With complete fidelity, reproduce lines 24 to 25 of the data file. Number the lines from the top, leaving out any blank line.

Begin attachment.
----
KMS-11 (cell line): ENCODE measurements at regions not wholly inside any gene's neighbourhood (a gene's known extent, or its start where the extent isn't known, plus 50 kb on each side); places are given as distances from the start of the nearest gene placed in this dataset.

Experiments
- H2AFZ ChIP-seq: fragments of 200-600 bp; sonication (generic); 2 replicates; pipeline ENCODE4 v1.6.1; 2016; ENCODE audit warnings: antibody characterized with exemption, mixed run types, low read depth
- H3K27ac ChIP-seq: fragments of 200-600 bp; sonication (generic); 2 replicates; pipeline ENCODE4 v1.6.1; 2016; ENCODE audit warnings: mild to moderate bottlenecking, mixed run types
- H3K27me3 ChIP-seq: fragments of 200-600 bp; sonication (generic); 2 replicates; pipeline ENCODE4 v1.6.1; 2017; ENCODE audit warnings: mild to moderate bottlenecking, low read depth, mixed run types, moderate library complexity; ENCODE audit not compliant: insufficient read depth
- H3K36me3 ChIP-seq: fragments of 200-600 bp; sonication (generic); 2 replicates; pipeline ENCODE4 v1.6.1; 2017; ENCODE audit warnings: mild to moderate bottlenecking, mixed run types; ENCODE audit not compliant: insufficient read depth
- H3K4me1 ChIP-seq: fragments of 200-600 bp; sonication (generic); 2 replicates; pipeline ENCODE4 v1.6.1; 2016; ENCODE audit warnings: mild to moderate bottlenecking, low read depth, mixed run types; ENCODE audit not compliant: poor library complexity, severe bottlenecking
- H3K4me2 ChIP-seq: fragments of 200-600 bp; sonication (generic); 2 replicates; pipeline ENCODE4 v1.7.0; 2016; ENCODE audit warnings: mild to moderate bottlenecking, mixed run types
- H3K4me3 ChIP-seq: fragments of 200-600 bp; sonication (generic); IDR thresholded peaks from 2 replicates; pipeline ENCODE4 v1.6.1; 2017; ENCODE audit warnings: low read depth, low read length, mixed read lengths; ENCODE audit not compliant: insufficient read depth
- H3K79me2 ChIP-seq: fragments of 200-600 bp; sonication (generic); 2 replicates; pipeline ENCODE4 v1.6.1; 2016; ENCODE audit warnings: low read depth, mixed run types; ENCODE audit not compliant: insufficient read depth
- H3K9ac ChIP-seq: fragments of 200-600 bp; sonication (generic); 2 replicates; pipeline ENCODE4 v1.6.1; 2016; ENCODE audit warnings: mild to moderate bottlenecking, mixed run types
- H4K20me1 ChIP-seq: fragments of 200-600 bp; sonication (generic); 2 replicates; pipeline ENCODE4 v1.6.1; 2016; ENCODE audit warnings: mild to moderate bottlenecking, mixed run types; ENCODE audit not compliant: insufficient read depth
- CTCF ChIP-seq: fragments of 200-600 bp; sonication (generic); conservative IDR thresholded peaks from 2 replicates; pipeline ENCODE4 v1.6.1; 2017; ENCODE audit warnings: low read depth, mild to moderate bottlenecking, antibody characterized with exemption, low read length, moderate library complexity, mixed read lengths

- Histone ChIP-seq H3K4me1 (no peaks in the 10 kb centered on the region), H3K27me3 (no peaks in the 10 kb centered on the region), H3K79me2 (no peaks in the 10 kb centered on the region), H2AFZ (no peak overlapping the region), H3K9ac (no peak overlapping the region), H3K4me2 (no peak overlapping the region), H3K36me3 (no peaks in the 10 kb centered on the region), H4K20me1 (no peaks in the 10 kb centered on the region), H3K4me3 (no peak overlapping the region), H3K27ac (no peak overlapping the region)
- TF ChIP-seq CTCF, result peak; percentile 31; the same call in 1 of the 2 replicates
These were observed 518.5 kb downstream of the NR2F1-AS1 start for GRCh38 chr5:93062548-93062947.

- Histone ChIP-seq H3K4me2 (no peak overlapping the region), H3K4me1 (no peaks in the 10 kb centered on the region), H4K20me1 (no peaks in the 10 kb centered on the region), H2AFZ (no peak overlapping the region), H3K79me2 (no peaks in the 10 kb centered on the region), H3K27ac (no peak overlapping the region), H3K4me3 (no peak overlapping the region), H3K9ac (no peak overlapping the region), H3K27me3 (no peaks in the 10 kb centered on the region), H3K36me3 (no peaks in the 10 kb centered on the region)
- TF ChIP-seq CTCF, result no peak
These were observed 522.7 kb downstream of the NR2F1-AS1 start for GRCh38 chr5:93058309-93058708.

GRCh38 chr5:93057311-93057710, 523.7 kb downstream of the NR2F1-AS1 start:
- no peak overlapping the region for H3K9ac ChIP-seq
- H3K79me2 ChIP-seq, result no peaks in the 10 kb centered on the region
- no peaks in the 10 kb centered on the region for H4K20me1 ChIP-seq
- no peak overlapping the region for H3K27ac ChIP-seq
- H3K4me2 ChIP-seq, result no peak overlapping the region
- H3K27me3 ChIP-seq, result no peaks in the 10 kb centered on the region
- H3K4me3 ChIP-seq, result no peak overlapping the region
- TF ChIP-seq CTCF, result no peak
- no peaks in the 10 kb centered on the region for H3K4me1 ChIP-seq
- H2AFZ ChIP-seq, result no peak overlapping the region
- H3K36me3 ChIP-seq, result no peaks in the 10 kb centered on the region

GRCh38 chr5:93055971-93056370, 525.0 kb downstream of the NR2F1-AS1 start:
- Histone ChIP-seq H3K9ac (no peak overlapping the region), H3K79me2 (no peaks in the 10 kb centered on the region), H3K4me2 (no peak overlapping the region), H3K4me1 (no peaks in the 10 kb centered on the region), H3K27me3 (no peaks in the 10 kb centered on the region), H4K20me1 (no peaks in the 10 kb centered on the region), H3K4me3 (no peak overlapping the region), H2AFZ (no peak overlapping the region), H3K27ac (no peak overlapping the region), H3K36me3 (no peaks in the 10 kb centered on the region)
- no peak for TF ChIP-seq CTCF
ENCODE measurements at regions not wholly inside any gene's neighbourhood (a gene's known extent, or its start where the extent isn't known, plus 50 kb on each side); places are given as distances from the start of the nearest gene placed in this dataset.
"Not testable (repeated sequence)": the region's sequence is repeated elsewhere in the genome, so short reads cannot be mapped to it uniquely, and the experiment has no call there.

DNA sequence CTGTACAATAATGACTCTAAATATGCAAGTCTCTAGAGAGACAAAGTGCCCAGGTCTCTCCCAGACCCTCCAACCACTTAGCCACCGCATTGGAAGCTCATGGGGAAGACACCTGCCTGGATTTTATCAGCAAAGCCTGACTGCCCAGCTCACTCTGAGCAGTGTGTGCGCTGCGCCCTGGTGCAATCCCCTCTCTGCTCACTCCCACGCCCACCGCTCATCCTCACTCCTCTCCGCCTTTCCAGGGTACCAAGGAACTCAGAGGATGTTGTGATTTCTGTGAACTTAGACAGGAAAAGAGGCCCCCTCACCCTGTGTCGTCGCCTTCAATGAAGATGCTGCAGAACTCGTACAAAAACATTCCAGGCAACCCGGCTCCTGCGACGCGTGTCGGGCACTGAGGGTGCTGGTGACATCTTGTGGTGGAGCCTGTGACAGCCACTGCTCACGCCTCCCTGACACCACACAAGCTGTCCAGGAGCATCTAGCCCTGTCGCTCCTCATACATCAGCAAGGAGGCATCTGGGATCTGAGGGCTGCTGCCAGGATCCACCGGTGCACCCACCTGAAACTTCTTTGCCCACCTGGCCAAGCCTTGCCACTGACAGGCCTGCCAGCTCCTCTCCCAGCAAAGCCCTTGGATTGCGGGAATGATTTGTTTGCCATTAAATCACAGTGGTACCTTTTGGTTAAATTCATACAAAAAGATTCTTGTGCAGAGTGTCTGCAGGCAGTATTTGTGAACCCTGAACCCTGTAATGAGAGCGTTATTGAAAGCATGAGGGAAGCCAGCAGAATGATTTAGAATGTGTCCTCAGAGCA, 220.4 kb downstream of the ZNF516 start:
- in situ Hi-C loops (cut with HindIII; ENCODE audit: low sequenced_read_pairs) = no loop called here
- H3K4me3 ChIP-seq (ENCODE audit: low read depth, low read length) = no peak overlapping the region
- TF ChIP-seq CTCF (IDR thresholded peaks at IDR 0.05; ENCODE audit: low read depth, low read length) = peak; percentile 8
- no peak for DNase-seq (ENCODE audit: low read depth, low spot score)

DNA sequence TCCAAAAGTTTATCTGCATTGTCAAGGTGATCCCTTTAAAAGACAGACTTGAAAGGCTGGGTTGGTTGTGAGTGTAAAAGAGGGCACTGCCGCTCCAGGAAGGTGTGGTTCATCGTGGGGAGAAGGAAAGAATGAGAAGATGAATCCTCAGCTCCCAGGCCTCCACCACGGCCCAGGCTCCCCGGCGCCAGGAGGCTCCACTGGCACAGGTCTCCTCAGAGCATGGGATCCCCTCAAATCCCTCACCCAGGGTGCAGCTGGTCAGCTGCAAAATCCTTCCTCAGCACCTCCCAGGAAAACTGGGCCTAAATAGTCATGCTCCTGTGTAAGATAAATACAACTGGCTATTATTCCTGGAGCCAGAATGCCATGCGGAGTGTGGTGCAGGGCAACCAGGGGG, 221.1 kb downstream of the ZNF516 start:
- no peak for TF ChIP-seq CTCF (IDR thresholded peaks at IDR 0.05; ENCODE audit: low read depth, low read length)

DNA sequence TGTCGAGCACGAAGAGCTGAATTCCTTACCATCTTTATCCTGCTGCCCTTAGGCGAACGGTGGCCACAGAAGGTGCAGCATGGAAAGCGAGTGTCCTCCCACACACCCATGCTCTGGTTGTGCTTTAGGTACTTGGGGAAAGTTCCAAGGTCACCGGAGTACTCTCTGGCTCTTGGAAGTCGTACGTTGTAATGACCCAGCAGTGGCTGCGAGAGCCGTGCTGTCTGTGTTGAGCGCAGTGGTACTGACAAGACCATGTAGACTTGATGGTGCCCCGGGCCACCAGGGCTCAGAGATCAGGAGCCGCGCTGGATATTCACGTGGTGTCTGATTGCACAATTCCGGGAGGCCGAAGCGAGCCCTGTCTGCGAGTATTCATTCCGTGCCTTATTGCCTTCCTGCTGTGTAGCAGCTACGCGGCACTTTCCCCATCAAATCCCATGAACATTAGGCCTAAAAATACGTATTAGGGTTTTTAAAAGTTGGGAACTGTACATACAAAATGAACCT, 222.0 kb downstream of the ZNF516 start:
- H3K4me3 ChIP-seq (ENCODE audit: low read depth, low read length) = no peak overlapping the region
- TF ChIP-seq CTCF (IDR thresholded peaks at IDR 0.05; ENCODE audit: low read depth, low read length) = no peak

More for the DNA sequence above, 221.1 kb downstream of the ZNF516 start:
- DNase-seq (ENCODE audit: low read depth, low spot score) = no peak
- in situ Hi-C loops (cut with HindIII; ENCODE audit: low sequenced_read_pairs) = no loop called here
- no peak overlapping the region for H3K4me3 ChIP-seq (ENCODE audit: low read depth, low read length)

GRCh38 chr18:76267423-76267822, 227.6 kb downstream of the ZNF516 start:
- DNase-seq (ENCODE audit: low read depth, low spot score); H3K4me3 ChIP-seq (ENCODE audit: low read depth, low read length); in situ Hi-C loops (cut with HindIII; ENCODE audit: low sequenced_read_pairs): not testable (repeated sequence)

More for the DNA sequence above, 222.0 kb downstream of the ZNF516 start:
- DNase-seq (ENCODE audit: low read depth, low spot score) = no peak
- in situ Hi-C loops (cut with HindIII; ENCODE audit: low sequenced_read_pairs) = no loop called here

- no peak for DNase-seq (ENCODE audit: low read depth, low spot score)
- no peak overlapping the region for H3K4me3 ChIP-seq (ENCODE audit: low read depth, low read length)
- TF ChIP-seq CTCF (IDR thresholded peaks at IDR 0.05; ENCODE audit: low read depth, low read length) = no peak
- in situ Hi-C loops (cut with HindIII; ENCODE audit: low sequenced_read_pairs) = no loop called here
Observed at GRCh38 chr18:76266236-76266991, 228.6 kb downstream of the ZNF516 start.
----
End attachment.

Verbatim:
- no peak overlapping the region for H3K27ac ChIP-seq
- H3K4me2 ChIP-seq, result no peak overlapping the region